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The Spokesman-Review Newspaper
Spokane, Washington  Est. May 19, 1883

Spokane Police find probable cause to charge deputy for violent arrest that left man with 8 broken ribs

This still from body camera footage shows Kevin Hinton shortly before he was severely injured by Spokane County Sheriff’s Deputy Clay Hilton during an arrest. The case against Hinton was later dropped.

Spokane Police investigators found probable cause to charge a Spokane County Sheriff’s Office Deputy with assault for a violent arrest this summer, the department announced Wednesday.

The Spokane County Prosecutor’s office anticipates sending the case out of county for a review, Preston McCollam, chief criminal deputy prosecutor wrote in an email. That prosecutor will decided whether to pursue criminal charges against Sgt. Clay Hilton.

Hilton, 50, has been on leave since October when attorneys for Kevin Hinton, 62, brought body camera footage of Hinton’s August arrest to light.

Hinton was driving home from visiting his new baby granddaughter when he stopped in Terrace View Park to nap.

The sergeant told Hinton it was illegal for him to be in the park after dark and asked for identification.

When Hinton refused, the sergeant pulled him out of his car and violently arrested him, which can be seen in body camera footage of the incident.

Hinton was left with eight broken ribs, a punctured lung, severe concussion, shoulder injury and disfigured lip, according to the attorneys he hired, Tim Note and Josh Maurer.

It later came out that the sergeant lives across the street from the park. In his report on the incident, the sergeant wrote he was concerned Hinton could have been reaching for a knife in his car, according to records obtained by The Spokesman-Review.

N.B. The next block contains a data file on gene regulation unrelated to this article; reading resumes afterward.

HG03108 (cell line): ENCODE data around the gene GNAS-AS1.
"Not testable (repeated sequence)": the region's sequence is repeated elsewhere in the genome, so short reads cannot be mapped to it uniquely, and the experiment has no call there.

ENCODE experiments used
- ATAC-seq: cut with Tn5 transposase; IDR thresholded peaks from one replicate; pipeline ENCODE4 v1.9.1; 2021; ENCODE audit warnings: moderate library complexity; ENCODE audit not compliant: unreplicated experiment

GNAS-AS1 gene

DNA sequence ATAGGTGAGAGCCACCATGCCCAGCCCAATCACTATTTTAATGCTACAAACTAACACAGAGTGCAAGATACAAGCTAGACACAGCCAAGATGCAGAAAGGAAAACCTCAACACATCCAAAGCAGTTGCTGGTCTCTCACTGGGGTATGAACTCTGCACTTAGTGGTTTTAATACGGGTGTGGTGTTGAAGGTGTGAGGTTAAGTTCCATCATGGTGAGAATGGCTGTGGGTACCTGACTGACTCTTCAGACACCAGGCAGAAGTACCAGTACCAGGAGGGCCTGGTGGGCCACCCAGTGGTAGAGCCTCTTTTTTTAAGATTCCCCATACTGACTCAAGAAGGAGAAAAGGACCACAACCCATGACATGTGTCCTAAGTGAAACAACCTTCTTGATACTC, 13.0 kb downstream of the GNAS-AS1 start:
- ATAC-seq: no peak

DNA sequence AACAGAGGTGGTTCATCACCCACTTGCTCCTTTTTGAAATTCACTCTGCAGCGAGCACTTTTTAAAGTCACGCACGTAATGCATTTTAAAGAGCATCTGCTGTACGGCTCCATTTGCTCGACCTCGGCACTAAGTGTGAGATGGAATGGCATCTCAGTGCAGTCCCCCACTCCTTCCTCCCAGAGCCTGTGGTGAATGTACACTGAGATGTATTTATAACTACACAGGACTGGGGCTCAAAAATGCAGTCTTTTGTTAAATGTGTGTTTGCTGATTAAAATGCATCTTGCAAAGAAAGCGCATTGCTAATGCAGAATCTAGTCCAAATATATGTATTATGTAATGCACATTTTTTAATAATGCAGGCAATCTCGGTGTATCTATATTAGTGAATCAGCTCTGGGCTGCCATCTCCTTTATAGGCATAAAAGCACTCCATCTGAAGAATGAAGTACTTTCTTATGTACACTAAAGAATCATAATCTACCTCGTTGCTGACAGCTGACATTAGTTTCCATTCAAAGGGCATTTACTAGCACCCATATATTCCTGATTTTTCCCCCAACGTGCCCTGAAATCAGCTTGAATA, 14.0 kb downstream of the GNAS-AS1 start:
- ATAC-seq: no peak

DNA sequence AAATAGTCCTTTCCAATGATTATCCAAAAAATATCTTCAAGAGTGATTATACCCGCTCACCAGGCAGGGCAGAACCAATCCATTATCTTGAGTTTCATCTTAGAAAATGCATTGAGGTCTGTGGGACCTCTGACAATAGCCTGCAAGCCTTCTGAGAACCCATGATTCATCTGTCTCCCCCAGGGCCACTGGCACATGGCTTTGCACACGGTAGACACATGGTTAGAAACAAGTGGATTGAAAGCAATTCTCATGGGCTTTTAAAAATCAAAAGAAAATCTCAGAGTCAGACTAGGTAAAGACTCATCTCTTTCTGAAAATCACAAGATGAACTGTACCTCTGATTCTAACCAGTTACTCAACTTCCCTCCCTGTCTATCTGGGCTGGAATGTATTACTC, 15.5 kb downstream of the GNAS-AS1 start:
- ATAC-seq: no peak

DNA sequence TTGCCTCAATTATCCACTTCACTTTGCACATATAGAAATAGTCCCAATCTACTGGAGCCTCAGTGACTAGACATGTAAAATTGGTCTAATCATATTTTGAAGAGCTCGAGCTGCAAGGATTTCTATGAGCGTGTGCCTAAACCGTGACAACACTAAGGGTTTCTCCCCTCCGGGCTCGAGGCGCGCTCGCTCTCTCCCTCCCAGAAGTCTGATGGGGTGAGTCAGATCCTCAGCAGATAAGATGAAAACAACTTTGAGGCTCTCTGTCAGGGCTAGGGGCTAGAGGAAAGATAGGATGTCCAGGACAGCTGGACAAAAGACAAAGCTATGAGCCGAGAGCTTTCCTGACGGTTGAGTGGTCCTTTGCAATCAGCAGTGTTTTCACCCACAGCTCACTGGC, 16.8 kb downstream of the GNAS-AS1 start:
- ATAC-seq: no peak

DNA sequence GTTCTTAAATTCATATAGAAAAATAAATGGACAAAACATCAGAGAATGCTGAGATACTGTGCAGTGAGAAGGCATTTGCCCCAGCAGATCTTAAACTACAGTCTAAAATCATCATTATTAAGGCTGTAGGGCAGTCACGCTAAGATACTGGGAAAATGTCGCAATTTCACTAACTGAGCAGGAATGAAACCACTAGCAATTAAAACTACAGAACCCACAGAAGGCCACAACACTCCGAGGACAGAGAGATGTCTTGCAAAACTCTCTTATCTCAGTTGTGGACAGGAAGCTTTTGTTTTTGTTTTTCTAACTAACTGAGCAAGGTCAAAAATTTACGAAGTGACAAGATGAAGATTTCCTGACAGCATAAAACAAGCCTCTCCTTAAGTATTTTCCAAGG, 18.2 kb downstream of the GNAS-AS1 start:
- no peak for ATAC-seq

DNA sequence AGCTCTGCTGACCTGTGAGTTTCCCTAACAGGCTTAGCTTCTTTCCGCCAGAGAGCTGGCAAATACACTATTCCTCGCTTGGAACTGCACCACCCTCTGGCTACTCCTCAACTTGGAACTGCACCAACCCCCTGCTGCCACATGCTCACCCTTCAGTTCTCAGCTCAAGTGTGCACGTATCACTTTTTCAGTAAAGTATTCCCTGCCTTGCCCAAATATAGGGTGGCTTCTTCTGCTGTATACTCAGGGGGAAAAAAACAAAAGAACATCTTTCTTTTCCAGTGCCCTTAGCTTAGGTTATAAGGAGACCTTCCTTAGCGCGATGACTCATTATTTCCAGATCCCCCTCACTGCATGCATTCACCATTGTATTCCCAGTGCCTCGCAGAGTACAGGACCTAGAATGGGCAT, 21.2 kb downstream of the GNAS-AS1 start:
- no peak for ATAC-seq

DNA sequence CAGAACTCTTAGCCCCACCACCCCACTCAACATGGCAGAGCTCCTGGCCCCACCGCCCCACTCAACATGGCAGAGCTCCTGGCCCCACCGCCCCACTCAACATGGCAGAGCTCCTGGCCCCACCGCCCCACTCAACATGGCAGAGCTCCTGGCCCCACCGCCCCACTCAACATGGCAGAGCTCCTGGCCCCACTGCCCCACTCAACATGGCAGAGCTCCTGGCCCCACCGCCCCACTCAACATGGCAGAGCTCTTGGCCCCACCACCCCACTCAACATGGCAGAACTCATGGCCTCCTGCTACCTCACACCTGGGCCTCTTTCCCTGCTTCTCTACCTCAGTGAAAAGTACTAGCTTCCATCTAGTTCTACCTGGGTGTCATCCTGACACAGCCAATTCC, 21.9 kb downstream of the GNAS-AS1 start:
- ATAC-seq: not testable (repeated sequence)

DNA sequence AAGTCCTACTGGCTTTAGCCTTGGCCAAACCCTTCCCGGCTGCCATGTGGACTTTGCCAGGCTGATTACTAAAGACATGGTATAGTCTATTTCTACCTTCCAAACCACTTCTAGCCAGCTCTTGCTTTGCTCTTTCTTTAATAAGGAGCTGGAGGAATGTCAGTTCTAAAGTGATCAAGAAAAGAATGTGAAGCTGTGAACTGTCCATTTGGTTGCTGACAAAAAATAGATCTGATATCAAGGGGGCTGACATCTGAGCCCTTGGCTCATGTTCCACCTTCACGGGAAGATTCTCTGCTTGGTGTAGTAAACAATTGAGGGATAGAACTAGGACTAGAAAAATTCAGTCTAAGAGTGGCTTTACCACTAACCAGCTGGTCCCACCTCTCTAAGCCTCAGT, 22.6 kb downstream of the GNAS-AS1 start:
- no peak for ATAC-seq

Hinton was cited for being in the park after dark, along with resisting arrest and obstruction. Those charges were dropped when Note brought the body camera footage of the arrest to prosecutors, he said. Hinton’s civil attorney, Maurer, said his client intends to file a lawsuit against the county.

“I’m absolutely thrilled that there’s going to be some level of accountability for Sgt. Clay Hilton,” Note said Wednesday.

If charged and convicted of the felony, Hilton would no longer be able to work as a peace officer in Washington state and would have to serve at least three to nine months in custody, Note said.

The incident is also being investigated on the federal level, Note said. Federal prosecutors can bring civil rights violation charges, which Note feels would be appropriate in this case.

“I think they work closely enough with our local law enforcement that if they’re prosecuting a local law enforcement officer it creates an appearance of a potential conflict,” he said. “And can put a lot of pressure on whoever is prosecuting the case because they have other cases with coworkers of the person they’re prosecuting.”

Spokane County Sheriff John Nowels put Hilton on leave in late September when the attorneys notified him of the body camera footage. Nowels asked Spokane Police to investigate.

The investigation was completed this week, and a probable cause affidavit to charge Hilton with second degree assault was sent to the prosecutor’s office.

In a statement Wednesday, Nowels thanked Spokane Police for their thoroughness and professionalism during the investigation.

He noted that an independent use-of-force expert reviewed the incident as part of the investigation.

“I know and understand misconduct allegations are of great concern to our community,” Nowels wrote. “Again, I assure you that claims of misconduct are, and will be, taken seriously. That’s why I requested the Spokane Police Department investigate this incident independently.”

Note said his understanding is that the subject mater expert found the sergeant’s conduct to be “abhorrent.”

Now that the criminal investigation is complete, the sheriff’s office will conduct a comprehensive internal investigation to identify any policy violations and what changes and possible training are needed, Nowels said.

Hilton remains on paid administrative leave. He did not immediately respond to request for comment.

“I again ask you, the community we serve, for your patience as this continues through the criminal justice system and our internal investigations process,” Nowels said. “We must ensure the rights of everyone involved are protected while resisting the urge to rush toward judgment.”

When reached by phone, Nowels declined to answer questions beyond the written statement, citing advice of legal council.